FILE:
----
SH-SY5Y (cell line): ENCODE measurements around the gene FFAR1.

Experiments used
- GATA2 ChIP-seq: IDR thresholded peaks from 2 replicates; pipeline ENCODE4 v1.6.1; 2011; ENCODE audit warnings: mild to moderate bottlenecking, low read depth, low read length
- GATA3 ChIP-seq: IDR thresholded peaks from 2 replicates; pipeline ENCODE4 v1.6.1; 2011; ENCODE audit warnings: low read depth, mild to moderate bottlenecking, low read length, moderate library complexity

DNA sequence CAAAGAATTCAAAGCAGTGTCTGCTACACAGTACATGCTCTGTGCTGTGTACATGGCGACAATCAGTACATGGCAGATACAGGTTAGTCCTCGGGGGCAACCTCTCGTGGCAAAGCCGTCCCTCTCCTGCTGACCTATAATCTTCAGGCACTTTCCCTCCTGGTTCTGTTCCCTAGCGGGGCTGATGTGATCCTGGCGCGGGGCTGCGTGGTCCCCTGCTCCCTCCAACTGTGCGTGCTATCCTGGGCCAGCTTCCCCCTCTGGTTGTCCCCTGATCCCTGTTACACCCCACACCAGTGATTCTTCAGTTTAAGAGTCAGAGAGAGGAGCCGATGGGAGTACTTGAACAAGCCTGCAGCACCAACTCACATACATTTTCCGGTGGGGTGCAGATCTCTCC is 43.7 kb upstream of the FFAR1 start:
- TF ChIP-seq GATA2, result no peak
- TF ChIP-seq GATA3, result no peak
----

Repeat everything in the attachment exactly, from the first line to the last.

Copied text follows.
SH-SY5Y (cell line): ENCODE measurements around the gene FFAR1.

Experiments used
- GATA2 ChIP-seq: IDR thresholded peaks from 2 replicates; pipeline ENCODE4 v1.6.1; 2011; ENCODE audit warnings: mild to moderate bottlenecking, low read depth, low read length
- GATA3 ChIP-seq: IDR thresholded peaks from 2 replicates; pipeline ENCODE4 v1.6.1; 2011; ENCODE audit warnings: low read depth, mild to moderate bottlenecking, low read length, moderate library complexity

DNA sequence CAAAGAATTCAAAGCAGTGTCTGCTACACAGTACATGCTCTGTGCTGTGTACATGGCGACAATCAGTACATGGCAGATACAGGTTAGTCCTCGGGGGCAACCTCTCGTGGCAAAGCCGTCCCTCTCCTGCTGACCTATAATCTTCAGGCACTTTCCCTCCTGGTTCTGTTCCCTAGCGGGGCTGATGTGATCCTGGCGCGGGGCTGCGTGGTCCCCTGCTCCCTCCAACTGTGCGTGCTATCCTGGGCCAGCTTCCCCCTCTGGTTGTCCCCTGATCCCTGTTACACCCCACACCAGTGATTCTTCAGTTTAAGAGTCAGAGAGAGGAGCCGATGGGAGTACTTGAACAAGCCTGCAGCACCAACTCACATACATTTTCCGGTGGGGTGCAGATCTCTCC is 43.7 kb upstream of the FFAR1 start:
- TF ChIP-seq GATA2, result no peak
- TF ChIP-seq GATA3, result no peak